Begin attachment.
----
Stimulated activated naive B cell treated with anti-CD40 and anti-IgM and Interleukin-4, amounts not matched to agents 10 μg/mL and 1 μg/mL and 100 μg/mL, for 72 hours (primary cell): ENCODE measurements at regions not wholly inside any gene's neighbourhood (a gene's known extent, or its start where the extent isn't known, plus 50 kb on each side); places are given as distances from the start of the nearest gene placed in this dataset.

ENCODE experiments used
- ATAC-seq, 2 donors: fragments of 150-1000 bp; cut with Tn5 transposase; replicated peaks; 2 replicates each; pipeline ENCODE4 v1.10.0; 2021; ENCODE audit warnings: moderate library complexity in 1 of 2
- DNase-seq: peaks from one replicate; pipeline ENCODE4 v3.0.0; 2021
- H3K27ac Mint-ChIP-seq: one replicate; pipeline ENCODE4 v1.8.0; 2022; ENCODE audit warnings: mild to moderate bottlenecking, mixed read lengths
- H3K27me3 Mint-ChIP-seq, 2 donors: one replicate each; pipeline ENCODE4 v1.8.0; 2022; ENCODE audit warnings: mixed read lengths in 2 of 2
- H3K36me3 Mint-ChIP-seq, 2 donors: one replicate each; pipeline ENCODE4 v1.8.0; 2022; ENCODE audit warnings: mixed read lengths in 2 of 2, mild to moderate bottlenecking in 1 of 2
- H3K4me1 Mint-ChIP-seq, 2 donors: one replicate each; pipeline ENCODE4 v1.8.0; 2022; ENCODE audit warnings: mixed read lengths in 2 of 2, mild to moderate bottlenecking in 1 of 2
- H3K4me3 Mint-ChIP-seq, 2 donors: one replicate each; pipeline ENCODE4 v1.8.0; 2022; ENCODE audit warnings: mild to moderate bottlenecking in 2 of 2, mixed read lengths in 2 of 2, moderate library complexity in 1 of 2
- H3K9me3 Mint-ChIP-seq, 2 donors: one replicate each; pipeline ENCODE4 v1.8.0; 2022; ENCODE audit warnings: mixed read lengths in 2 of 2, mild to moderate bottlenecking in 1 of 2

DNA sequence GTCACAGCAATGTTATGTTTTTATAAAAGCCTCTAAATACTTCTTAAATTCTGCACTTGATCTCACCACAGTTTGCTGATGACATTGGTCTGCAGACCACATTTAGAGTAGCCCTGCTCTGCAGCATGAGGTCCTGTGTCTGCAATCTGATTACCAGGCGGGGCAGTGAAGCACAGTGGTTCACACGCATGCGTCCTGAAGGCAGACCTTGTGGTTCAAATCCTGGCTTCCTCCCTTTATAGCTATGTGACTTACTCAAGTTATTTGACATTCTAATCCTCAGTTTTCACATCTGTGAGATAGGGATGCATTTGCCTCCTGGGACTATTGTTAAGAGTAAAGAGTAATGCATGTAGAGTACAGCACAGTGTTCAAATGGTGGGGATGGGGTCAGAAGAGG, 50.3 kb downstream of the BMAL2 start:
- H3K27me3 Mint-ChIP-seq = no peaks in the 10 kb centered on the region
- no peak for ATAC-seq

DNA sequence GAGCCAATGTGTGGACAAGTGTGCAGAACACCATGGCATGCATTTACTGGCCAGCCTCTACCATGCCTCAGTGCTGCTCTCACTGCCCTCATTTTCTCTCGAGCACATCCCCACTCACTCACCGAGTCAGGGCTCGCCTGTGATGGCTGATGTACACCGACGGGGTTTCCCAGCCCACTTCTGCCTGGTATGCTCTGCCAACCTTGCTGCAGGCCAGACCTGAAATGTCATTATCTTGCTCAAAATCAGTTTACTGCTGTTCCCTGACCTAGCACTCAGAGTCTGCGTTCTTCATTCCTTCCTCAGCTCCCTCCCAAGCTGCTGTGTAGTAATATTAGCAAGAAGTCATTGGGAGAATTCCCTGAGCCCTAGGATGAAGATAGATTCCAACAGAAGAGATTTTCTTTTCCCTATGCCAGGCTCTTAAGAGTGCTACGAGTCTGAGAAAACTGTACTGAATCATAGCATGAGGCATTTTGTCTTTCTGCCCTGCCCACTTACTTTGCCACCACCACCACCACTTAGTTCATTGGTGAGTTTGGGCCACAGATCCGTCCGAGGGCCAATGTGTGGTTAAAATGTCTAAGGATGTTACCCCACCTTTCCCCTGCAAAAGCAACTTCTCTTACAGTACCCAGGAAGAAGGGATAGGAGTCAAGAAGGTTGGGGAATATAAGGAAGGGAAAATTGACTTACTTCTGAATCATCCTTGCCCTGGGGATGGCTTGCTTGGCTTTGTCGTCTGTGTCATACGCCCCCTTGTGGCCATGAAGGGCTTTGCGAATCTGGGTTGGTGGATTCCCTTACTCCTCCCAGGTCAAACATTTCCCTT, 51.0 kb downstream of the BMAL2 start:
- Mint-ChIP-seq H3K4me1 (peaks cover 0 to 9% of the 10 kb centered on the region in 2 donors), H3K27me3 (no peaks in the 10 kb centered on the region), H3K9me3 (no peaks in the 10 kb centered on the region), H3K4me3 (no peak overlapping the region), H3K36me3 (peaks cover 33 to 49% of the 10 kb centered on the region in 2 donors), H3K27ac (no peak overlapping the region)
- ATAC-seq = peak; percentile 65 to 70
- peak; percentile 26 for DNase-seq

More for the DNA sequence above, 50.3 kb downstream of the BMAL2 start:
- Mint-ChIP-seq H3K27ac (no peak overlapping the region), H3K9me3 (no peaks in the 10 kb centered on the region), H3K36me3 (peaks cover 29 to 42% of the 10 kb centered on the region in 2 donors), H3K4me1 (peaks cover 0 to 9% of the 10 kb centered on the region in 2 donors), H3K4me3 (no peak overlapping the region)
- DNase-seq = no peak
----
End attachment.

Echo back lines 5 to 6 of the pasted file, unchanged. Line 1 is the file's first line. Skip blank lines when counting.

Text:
- H3K27ac Mint-ChIP-seq: one replicate; pipeline ENCODE4 v1.8.0; 2022; ENCODE audit warnings: mild to moderate bottlenecking, mixed read lengths
- H3K27me3 Mint-ChIP-seq, 2 donors: one replicate each; pipeline ENCODE4 v1.8.0; 2022; ENCODE audit warnings: mixed read lengths in 2 of 2